“Now when the bardo of darmata dawns upon me, I will abandon all thought of fear and terror, I will recognize whatever appears as my own projection and know it to be a vision of the bardo; now that I have reached the crucial point I will not fear the peaceful and wrathful ones, my own projections!” The Tibetan Book of the Dead (Fremantle & Trungpa, trans., 1974, p. 40)

The final Naropa retreat found me once again meditating in the calm stillness of the buddha room. It seemed as if I had come full circle in my personal journey as a therapist, but more so concerning my ongoing relationship with the Tibetan Buddhist culture. Befitting the occasion, as part of this last gathering, my classmates and I were reading and contemplating The Tibetan Book of the Dead (Fremantle & Trungpa, trans., 1974). —one of the first books I came across exactly twenty-four years ago.

I remember even so long past decorating my rooms with the images of peaceful and wrathful deities and contemplating their meanings. The images and Tibetan artwork fascinated me. I tried my best to read and understand the book, but its full meaning lay beyond my reach.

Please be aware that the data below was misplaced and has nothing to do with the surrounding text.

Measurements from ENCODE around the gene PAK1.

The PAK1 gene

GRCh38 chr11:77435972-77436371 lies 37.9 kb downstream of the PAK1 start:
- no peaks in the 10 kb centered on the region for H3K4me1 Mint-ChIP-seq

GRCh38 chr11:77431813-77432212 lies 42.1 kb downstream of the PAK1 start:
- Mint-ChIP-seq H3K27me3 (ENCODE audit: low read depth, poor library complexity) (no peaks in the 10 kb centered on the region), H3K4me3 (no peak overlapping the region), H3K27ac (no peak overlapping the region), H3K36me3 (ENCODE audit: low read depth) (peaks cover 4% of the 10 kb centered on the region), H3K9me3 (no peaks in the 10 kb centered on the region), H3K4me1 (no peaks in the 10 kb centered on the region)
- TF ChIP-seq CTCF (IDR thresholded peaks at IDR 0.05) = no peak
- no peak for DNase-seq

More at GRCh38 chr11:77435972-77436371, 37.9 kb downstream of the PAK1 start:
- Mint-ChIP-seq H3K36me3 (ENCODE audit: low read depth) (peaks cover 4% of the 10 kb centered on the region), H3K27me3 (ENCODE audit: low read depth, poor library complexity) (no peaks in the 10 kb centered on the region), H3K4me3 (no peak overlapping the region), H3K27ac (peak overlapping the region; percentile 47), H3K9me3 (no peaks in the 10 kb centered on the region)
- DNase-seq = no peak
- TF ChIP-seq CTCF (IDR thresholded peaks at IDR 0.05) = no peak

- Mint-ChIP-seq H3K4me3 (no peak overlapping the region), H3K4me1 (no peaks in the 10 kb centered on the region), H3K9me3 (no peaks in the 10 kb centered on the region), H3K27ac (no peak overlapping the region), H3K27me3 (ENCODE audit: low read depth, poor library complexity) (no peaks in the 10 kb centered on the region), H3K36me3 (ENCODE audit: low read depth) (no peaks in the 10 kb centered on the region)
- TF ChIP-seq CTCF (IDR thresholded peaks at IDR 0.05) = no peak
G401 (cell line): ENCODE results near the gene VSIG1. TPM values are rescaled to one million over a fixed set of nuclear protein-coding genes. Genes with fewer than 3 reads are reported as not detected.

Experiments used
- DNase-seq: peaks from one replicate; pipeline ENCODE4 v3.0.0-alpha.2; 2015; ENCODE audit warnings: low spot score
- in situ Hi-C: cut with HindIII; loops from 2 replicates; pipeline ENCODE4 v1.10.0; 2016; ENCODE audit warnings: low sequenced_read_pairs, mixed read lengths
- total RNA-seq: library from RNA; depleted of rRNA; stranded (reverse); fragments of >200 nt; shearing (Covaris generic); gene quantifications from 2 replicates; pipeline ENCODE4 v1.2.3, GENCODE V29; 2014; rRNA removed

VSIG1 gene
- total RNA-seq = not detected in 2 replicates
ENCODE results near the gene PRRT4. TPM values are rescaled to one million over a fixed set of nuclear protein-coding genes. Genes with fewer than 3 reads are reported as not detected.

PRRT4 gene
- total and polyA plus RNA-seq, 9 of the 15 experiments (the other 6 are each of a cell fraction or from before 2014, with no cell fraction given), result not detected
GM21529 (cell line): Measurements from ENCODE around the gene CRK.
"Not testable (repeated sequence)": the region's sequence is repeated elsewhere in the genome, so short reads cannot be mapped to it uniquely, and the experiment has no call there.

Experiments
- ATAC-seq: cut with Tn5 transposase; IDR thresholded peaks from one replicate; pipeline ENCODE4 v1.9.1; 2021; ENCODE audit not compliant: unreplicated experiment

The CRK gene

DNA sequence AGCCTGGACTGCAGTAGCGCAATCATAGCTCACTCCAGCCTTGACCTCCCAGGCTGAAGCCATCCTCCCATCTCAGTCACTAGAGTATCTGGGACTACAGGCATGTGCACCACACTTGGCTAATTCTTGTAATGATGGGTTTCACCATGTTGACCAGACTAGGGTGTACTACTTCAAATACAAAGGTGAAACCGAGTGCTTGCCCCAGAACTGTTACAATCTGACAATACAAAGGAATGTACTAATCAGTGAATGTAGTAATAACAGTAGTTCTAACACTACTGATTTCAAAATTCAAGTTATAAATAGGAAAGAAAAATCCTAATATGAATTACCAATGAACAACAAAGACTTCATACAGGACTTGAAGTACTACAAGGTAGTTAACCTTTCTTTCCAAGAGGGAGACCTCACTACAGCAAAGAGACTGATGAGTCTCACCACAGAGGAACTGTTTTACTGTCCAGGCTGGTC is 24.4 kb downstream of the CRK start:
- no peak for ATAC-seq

Nevertheless, the images, archetypes, and symbols I discovered captured my imagination and stayed with me years down the road. The book I had found at random, now would symbolize the educational journey of my classmates and I towards a future career as therapists. A reading and study of The Tibetan Book of the Dead (Freemantle & Trungpa, trans., 1974) would also mark the ending of our experience as a group.

The maitri rooms took on another deeper meaning and significance for me. These rooms represented the stages of death, dying, and rebirth. This living representation of a mandala, like so many other Tibetan mandalas, held an even deeper meaning at this time. We learned that each


of the rooms also represented the “in between stages” or bardos described in The Tibetan Book of the Dead—something I had suspected while spending time reading in preparation for the retreat. I looked forward to seeing what might unfold for me during my return to the maitri rooms.